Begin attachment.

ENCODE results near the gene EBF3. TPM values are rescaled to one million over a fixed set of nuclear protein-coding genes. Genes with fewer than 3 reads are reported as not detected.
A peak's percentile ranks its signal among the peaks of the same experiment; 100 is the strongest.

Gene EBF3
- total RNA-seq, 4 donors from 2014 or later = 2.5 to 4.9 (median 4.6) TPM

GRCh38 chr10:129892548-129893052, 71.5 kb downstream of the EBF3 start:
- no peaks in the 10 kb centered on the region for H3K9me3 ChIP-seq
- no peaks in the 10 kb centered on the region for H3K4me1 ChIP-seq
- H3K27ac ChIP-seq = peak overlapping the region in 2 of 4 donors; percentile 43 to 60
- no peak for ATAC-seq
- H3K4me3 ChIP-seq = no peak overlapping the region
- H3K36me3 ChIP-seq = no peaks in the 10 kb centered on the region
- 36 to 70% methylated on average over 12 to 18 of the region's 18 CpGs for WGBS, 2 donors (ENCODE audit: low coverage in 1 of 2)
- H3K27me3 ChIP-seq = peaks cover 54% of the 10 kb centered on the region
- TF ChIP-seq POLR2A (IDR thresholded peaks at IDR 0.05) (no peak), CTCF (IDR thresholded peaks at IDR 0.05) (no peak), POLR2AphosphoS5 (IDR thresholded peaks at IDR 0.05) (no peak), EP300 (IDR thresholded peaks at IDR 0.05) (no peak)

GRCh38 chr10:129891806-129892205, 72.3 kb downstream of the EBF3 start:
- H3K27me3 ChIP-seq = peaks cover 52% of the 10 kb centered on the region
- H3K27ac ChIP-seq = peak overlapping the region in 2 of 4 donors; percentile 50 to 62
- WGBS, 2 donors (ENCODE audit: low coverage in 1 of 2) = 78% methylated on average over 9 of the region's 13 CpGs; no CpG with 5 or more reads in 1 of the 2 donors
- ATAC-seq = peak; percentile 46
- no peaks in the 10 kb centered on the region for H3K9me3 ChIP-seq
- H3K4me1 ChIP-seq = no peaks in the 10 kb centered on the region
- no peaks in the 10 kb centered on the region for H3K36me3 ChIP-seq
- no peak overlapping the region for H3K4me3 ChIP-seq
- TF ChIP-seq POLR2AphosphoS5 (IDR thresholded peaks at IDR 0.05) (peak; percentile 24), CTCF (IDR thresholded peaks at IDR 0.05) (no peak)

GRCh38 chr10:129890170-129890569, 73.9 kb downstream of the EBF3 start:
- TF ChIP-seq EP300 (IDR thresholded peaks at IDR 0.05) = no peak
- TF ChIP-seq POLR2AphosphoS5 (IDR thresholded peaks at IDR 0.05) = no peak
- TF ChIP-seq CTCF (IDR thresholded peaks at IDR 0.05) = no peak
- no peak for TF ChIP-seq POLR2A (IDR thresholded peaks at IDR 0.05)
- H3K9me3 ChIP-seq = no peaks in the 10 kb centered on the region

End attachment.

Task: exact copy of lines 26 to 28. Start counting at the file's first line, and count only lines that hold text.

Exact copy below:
- TF ChIP-seq EP300 (IDR thresholded peaks at IDR 0.05) = no peak
- TF ChIP-seq POLR2AphosphoS5 (IDR thresholded peaks at IDR 0.05) = no peak
- TF ChIP-seq CTCF (IDR thresholded peaks at IDR 0.05) = no peak